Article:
Our review of the cited cases indicates that they are all distinguishable from the instant case in that in the cited cases the defendants either specifically requested counsel, and counsel was not made available, or the defendants sufficiently expressed a desire for counsel by asking questions concerning either the availability of counsel or the advisability of procuring counsel.

The critical distinction between the instant case and those relied on by defendant is that in the instant case defendant gave an ambiguous response to the question of whether he wanted counsel and, without attempting to coerce defendant into a waiver, the questioning officer attempted to clarify defendant's response. This was the proper [118 MICHAPP 258] procedure to follow. In this regard we find the following analysis by the Court in Nash v. Estelle, 597 F.2d 513, 517-518 (CA 5, 1979), persuasive:

"When, as in the case at bar, a desire for immediate talk clearly appears from the suspect's words and conduct, but he also states he wants a lawyer (i.e., 'I would like to have a lawyer, but I would rather talk to you'), it is sound and fully constitutional police practice to clarify the course the suspect elects to choose. The precedent of Priest [United States v. Priest, 409 F.2d 491 (CA 5, 1979) ], does not bar this clarification.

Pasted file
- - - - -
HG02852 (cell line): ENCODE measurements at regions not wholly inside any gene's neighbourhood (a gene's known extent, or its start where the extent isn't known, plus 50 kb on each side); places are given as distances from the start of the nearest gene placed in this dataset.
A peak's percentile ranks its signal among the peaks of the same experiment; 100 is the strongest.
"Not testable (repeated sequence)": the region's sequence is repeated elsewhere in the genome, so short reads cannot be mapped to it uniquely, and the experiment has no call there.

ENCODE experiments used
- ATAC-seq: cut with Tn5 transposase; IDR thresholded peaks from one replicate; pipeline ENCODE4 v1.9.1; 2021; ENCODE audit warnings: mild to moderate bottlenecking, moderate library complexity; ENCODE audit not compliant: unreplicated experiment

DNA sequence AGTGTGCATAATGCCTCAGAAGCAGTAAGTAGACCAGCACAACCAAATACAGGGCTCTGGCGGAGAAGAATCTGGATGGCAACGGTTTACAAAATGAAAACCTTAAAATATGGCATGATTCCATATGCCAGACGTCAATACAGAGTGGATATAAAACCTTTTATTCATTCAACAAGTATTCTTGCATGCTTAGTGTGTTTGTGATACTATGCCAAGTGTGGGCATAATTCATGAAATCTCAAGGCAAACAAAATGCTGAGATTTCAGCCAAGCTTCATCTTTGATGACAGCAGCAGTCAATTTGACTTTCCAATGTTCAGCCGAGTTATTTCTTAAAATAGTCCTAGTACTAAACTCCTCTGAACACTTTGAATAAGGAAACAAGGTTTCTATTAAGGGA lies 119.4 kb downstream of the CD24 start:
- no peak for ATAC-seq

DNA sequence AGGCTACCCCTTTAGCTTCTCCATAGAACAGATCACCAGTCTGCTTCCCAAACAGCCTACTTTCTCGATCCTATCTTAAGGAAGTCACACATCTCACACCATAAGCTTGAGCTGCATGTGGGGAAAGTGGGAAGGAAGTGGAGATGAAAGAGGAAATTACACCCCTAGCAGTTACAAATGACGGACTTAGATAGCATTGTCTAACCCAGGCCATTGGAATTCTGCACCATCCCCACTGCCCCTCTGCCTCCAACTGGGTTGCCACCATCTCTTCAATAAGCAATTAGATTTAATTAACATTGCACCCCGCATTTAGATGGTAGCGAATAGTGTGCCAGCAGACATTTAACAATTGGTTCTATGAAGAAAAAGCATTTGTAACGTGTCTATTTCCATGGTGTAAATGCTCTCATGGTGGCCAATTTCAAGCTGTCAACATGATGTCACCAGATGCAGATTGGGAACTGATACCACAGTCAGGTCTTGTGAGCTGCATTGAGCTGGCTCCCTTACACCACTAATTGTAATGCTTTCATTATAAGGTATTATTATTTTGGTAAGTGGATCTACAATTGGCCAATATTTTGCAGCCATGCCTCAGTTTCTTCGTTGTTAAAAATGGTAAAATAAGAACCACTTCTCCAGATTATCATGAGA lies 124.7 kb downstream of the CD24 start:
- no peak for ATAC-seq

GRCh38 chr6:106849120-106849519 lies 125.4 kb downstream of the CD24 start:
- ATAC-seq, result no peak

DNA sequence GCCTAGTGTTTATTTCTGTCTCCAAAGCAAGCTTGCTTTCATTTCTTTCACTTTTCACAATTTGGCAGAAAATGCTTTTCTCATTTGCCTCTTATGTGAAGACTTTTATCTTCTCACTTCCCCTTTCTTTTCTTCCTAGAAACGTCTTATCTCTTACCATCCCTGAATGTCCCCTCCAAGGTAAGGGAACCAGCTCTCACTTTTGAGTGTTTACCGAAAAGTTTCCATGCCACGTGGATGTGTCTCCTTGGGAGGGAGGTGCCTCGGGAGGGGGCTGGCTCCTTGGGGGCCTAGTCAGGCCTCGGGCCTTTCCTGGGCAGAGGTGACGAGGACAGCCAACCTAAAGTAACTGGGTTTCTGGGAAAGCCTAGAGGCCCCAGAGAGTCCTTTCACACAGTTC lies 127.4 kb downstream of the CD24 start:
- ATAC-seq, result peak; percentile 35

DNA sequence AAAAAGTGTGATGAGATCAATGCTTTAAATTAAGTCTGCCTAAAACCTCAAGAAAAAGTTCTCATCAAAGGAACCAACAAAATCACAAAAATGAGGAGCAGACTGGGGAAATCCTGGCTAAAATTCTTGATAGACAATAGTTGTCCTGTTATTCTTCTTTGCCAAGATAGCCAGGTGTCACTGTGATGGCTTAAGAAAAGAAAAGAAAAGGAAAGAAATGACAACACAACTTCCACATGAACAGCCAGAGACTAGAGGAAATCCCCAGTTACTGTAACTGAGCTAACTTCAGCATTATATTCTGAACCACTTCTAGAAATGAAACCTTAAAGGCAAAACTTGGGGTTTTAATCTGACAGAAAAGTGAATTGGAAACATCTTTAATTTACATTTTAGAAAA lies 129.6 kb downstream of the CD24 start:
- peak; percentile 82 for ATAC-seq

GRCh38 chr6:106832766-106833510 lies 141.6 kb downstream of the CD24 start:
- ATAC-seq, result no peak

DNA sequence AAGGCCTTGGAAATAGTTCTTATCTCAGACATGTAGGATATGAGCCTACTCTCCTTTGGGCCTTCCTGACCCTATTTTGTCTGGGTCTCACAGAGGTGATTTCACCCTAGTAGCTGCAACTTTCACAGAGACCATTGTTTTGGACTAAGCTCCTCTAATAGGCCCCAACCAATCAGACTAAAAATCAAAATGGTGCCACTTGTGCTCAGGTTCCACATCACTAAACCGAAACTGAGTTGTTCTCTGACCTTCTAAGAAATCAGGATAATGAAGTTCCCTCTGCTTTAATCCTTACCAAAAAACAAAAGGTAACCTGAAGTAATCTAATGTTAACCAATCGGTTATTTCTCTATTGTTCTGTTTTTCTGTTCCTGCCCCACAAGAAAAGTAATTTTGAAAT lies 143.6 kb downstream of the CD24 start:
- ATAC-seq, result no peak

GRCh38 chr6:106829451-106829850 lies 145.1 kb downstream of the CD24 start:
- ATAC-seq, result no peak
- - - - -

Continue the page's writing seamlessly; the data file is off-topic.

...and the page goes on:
"This is not to say that an interrogating officer may utilize the guise of clarification as a subterfuge for coercion or intimidation. As the Supreme Court reiterated in Brewer v. Williams, 430 U.S. 387, 404, 97 S.Ct. 1232, 1242, 51 L.Ed.2d 424 (1977), in examining an alleged waiver of the right to counsel 'courts indulge in every reasonable presumption against waiver.' Miranda stated that a suspect may waive effectuation of his rights but only if 'the waiver is made voluntarily, knowingly and intelligently.' 384 U.S. at 444, 86 S.Ct. at 1612. The critical factor is whether a review of the whole event discloses that the interviewing agent has impinged on the exercise of the suspect's continuing option to cut off the interview."